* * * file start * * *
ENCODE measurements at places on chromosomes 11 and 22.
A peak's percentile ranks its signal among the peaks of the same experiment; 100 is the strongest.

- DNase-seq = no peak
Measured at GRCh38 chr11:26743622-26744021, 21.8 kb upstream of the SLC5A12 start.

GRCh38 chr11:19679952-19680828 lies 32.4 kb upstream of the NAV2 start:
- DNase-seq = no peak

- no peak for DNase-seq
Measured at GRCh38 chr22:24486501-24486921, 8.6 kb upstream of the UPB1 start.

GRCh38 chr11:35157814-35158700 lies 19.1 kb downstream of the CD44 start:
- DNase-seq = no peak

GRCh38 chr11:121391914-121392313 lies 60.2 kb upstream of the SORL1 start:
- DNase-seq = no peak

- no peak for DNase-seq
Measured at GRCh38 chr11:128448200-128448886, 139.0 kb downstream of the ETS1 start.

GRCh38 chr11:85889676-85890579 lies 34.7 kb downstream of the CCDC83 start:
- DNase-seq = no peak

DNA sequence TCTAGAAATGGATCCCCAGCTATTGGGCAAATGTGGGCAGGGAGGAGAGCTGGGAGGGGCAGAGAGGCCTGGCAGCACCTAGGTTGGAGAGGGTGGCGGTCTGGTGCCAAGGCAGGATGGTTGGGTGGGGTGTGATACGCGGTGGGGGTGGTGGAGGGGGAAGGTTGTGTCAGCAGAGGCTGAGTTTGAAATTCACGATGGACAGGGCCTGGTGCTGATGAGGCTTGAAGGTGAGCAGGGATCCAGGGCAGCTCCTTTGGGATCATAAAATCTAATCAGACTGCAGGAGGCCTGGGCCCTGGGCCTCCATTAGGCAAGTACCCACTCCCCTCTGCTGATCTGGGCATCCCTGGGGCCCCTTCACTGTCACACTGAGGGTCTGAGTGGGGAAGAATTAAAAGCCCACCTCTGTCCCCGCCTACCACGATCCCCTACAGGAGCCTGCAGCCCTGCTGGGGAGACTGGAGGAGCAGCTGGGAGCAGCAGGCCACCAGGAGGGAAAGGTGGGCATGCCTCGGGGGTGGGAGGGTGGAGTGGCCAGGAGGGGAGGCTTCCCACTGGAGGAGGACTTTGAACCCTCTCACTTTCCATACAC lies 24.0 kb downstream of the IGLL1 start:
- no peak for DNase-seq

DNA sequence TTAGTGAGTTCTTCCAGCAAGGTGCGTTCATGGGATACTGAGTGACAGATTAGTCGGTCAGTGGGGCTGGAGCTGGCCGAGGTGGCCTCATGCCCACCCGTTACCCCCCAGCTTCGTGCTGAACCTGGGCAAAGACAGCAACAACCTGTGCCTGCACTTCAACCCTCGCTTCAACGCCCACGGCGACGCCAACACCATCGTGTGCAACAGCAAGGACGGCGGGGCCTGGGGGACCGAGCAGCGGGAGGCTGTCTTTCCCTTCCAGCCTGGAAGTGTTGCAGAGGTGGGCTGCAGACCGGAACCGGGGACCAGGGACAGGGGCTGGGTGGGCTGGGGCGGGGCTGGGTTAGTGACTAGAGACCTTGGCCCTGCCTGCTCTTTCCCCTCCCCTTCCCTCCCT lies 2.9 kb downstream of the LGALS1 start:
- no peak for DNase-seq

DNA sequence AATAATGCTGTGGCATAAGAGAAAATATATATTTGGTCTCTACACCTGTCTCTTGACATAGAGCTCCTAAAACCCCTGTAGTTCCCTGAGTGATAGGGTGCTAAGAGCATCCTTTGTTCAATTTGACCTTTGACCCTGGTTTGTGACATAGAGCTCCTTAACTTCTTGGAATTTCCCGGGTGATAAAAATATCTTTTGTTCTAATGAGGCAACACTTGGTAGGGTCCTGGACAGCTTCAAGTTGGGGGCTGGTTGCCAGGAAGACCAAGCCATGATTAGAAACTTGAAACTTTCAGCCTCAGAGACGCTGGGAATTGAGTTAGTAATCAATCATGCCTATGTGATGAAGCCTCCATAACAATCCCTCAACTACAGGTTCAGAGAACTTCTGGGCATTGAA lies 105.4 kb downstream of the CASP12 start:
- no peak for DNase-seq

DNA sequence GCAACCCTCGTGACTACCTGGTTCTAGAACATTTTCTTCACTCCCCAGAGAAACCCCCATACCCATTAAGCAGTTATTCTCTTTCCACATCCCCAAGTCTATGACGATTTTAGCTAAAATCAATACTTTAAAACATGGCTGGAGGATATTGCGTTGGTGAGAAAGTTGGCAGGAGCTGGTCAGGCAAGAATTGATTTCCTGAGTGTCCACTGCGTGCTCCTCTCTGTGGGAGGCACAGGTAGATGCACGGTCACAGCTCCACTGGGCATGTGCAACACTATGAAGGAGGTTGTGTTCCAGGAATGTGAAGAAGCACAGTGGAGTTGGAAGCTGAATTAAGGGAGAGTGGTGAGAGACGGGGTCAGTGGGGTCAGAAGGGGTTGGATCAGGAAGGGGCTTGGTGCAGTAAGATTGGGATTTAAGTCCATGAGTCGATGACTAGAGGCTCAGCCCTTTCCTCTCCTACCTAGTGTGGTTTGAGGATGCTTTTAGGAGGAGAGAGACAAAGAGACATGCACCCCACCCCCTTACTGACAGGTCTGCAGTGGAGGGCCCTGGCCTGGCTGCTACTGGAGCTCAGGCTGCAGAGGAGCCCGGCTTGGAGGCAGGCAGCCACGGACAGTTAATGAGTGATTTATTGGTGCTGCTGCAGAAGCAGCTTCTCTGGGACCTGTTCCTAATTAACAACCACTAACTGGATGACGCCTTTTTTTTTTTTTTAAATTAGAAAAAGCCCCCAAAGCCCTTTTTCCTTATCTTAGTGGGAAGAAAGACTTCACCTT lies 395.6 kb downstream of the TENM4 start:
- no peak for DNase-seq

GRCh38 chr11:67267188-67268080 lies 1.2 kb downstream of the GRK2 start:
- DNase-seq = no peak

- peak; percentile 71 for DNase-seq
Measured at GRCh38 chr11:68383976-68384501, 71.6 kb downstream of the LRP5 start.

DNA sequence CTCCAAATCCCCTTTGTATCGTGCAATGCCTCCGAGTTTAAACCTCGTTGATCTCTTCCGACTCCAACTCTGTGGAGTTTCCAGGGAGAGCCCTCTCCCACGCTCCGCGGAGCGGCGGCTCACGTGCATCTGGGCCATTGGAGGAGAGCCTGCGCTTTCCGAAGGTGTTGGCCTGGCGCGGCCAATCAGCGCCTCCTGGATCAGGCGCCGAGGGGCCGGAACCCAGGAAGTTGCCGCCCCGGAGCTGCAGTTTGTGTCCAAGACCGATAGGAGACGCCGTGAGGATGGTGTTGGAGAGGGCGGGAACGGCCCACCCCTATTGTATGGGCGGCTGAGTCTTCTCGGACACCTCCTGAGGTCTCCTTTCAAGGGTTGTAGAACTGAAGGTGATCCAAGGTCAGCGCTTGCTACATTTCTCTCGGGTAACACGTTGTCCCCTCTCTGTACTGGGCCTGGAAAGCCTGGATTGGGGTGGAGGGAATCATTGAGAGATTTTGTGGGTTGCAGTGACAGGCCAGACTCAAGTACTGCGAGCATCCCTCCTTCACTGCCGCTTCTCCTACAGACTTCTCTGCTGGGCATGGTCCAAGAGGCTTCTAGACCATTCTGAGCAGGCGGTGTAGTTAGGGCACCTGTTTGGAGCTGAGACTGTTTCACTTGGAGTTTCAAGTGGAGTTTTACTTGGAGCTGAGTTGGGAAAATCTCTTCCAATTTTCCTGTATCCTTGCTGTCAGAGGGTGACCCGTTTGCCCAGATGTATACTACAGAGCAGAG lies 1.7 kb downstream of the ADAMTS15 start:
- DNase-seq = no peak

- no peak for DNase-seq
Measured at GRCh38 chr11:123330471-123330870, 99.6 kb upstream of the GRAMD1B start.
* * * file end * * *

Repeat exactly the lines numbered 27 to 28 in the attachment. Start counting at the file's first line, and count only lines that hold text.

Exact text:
- peak; percentile 71 for DNase-seq
Measured at GRCh38 chr11:68383976-68384501, 71.6 kb downstream of the LRP5 start.